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I currently have a linq to sql project that was used for one project and not much work was put into it, only the generated context and entities were used. Since then the project has started to become referenced in other projects and is growing rather quickly. My concern at first was duplicate code, for example:

using (DataContext dc = new DataContext())
{
    User myUser = dc.Users.Where(u => u.UserId == 1).SingleOrDefault();
}

This could be used in my project, but also used in someone else's project. I don't want smelly projects...

Lately we have started implementing the repository design so we even have a single repository that can handle multiple entities, so now queries go to the repository rather than the data context directly.

We have implemented a generic repository with methods like All() and FindAll() etc... but my question is when we come to doing more complex things like creating a record that involves creating numerous different entities, does this go into the repository layer or do I need to start looking at another design pattern?

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    please don't cross-post: stackoverflow.com/questions/26807675/… – gnat Nov 7 '14 at 18:58
  • @gnat, I was advised to post here. Are you suggesting I delete the SO question? – KnottytOmo Nov 7 '14 at 18:59
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    @KnottytOmo: For future reference, it is possible for admins to migrate questions from one site to another. If you feel that a question should be migrated, flag the question and explain that you think it should be migrated. – FrustratedWithFormsDesigner Nov 7 '14 at 19:06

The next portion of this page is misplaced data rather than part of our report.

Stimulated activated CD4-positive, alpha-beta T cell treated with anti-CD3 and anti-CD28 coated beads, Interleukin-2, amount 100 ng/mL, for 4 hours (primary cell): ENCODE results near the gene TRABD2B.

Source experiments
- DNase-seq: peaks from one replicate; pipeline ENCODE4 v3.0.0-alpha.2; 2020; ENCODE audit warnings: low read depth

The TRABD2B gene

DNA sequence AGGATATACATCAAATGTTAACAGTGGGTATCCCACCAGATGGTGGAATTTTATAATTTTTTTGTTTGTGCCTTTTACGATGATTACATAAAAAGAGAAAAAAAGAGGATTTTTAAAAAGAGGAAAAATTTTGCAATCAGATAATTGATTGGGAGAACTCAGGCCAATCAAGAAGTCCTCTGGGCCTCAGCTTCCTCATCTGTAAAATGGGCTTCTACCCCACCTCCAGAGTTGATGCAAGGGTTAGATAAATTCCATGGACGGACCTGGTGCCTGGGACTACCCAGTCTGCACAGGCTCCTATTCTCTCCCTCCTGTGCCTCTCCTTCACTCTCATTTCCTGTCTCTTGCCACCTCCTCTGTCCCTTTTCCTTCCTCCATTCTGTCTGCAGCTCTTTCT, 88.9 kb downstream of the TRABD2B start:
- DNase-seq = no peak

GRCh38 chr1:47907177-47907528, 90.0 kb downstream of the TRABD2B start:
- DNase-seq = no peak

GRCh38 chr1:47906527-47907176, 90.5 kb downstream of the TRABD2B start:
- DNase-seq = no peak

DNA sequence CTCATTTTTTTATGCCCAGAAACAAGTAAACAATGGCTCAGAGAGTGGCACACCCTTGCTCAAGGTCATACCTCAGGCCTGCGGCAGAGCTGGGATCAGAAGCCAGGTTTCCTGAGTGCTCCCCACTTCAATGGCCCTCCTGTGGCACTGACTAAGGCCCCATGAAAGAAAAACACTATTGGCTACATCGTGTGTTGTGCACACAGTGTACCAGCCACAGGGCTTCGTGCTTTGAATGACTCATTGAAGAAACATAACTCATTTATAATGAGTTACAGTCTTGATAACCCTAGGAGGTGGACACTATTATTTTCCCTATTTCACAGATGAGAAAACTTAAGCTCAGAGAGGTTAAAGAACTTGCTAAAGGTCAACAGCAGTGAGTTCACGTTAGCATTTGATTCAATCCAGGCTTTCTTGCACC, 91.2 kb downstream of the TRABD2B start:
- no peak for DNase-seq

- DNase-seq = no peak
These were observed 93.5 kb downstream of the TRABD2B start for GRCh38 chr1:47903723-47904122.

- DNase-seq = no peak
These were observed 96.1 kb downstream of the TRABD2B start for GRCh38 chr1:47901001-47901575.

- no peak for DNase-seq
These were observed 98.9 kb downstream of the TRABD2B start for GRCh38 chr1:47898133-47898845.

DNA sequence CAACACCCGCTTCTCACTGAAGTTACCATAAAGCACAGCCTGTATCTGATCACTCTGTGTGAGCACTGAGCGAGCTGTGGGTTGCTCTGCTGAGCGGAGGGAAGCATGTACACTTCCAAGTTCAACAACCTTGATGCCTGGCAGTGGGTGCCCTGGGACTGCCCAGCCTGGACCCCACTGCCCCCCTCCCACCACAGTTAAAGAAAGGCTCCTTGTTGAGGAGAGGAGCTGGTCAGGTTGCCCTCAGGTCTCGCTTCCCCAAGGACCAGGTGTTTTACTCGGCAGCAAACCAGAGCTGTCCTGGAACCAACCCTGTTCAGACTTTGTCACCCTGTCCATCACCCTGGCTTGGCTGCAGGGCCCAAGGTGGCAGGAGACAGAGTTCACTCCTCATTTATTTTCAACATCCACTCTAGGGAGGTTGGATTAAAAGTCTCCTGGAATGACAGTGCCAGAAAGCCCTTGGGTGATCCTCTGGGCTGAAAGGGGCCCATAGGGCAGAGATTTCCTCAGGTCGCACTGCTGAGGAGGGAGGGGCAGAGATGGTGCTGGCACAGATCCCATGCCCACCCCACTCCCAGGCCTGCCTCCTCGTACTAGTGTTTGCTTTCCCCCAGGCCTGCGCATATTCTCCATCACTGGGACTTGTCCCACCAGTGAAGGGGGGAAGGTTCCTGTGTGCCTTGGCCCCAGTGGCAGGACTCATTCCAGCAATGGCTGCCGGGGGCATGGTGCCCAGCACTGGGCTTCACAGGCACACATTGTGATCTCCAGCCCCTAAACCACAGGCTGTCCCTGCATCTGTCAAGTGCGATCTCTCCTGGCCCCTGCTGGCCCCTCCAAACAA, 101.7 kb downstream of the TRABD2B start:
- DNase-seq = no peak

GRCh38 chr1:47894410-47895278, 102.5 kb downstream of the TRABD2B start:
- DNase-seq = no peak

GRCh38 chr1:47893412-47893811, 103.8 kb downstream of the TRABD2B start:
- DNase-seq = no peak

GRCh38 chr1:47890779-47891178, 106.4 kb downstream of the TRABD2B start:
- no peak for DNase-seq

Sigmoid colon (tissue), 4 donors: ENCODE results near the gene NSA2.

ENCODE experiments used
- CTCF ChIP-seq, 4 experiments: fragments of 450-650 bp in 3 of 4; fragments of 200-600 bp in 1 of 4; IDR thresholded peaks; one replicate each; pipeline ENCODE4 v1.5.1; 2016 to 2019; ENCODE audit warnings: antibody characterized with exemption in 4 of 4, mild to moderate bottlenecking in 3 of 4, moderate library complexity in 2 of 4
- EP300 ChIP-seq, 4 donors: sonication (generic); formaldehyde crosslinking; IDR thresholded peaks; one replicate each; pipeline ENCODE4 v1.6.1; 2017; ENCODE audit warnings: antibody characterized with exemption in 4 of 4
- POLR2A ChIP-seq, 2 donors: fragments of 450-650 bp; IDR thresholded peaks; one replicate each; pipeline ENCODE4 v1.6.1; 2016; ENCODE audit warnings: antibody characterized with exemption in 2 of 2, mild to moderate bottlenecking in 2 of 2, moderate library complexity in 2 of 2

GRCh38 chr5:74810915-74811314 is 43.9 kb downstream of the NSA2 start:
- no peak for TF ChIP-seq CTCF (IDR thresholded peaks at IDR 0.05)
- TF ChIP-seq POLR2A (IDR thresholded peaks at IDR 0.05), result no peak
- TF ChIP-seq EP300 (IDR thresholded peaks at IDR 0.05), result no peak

• Thank you for your advice, @FrustratedWithFormsDesigner. I will keep that in mind for future reference. – KnottytOmo Nov 7 '14 at 19:06
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A Save() method for a complex object would go into your Repository pattern interface. No, you don't necessarily need to use a different pattern.

A Repository should ideally abstract away all underlying storage (i.e. DB, memory collection, XML file etc) implementation detail from the object model that it works with. So if you are creating a complex object which has relationships between different entities, model this as a set of classes and write a method on your Repository to accept that type and do the dirty work of creating the classes in your physical storage device (whatever that may be).

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